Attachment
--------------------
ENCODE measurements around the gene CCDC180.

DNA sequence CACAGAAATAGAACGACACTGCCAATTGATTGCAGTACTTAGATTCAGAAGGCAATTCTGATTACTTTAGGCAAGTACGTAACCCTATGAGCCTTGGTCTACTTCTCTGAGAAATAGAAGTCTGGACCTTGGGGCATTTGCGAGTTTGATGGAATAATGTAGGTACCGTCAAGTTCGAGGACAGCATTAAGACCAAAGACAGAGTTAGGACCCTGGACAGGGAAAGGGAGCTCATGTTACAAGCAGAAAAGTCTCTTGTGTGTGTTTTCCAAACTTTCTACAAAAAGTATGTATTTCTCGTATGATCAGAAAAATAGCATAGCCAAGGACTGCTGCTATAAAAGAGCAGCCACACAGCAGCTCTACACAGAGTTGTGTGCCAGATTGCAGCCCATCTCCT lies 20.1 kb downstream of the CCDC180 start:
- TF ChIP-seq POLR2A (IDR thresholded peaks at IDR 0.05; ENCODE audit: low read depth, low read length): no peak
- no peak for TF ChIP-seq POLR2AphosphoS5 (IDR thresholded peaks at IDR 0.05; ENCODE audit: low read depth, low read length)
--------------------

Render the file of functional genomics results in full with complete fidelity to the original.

ENCODE measurements around the gene CCDC180.

DNA sequence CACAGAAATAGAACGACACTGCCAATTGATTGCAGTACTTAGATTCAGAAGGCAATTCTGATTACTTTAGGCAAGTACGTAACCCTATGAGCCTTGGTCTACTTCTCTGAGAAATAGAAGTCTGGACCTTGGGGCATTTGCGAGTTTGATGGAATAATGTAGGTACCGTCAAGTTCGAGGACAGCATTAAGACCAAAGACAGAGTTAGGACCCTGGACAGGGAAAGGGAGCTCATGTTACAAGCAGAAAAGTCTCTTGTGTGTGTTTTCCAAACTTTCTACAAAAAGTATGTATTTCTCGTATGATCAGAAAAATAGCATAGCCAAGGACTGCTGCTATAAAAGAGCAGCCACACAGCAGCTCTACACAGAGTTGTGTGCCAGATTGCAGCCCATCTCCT lies 20.1 kb downstream of the CCDC180 start:
- TF ChIP-seq POLR2A (IDR thresholded peaks at IDR 0.05; ENCODE audit: low read depth, low read length): no peak
- no peak for TF ChIP-seq POLR2AphosphoS5 (IDR thresholded peaks at IDR 0.05; ENCODE audit: low read depth, low read length)